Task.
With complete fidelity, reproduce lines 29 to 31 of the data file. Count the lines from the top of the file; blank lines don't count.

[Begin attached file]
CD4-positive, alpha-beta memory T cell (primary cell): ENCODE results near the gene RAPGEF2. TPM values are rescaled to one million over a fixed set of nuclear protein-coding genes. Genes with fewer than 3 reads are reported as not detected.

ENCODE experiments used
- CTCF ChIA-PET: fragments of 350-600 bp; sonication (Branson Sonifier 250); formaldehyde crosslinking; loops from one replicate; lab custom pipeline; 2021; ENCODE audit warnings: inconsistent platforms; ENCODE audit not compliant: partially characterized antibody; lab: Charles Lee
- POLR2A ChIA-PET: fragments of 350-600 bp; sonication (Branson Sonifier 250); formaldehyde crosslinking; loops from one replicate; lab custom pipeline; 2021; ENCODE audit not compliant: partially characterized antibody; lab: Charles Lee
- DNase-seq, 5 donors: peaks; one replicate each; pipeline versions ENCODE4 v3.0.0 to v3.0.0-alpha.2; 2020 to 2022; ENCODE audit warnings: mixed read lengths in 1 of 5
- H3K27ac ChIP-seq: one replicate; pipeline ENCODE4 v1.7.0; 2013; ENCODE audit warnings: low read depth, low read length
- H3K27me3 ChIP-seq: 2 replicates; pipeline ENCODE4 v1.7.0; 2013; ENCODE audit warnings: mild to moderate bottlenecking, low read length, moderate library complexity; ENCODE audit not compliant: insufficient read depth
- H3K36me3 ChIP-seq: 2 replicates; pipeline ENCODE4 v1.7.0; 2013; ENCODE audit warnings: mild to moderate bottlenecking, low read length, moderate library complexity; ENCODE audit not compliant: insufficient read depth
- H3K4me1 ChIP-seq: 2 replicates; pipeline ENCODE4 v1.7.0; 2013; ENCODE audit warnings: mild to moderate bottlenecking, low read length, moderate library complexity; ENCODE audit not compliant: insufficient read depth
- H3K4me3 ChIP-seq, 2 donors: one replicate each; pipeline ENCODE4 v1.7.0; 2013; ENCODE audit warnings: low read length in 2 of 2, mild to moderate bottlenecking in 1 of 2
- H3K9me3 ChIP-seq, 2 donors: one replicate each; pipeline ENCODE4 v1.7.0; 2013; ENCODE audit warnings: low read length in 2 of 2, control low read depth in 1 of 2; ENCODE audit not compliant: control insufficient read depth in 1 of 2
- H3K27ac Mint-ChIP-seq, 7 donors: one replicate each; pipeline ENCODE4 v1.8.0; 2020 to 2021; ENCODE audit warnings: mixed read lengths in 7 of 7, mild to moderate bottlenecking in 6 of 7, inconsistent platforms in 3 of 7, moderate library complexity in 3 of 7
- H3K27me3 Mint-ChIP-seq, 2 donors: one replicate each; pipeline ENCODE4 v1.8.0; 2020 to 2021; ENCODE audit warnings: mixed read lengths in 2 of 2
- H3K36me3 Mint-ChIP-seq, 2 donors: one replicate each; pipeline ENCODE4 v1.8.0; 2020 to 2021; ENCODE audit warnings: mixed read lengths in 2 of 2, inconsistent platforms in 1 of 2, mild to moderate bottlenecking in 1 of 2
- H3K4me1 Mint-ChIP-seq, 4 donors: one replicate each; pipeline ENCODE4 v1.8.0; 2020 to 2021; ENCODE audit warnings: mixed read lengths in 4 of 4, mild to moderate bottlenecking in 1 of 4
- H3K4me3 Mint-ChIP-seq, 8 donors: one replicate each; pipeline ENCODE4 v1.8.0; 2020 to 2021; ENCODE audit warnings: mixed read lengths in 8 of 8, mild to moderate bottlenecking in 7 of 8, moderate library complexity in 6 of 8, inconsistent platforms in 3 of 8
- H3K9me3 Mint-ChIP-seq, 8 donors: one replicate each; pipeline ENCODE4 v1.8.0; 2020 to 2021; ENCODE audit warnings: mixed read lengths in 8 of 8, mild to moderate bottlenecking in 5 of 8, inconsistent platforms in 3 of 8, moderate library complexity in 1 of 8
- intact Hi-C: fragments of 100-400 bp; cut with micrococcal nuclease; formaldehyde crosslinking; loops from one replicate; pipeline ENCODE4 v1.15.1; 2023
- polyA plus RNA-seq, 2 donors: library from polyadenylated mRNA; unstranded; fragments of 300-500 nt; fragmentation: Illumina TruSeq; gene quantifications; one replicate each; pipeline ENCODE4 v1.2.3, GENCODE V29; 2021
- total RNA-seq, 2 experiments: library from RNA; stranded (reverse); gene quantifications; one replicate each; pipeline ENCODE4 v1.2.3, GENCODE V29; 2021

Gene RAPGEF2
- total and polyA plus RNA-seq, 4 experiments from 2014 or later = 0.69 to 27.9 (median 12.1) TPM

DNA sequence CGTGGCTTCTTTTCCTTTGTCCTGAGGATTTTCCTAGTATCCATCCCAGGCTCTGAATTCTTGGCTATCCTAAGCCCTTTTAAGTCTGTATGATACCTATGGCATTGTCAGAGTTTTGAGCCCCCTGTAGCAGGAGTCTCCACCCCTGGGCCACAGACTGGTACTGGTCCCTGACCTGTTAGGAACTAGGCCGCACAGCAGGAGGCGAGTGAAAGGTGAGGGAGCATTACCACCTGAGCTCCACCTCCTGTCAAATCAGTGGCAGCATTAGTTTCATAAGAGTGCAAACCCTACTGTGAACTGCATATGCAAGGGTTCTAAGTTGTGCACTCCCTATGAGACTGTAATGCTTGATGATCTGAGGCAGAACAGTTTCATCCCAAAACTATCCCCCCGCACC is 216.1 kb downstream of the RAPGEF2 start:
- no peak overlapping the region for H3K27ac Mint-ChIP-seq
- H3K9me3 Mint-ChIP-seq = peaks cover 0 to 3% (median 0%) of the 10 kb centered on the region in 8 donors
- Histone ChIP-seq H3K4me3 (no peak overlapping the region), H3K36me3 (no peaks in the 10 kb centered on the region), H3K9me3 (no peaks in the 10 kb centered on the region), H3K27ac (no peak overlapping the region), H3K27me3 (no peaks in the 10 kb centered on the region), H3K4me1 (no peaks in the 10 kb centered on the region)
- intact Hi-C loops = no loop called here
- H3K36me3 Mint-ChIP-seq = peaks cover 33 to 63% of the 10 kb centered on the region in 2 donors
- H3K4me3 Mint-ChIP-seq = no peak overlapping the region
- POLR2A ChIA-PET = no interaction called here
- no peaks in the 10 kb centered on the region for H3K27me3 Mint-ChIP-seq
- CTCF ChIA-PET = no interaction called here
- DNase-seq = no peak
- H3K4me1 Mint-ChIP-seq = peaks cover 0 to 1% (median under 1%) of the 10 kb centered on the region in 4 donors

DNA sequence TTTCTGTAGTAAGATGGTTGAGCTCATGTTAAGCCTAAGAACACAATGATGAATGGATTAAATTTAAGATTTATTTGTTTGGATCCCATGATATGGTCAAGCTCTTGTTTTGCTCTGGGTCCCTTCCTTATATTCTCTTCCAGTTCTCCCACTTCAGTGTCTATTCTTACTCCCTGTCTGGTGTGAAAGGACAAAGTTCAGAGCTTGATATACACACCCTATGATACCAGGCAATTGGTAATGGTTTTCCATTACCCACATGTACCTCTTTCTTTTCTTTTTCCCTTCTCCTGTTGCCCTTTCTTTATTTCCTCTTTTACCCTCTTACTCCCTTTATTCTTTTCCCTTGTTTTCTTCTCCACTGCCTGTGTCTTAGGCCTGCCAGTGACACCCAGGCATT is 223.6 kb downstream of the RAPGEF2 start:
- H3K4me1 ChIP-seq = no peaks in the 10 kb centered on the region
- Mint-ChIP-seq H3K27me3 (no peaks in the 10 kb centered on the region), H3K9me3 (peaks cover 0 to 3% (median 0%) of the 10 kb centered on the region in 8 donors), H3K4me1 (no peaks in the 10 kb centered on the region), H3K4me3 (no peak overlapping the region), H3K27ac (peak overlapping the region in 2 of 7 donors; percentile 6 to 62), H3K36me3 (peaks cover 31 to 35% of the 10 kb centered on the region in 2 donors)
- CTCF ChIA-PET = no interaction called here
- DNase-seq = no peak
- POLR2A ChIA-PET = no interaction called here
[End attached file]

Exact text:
- H3K4me3 Mint-ChIP-seq = no peak overlapping the region
- POLR2A ChIA-PET = no interaction called here
- no peaks in the 10 kb centered on the region for H3K27me3 Mint-ChIP-seq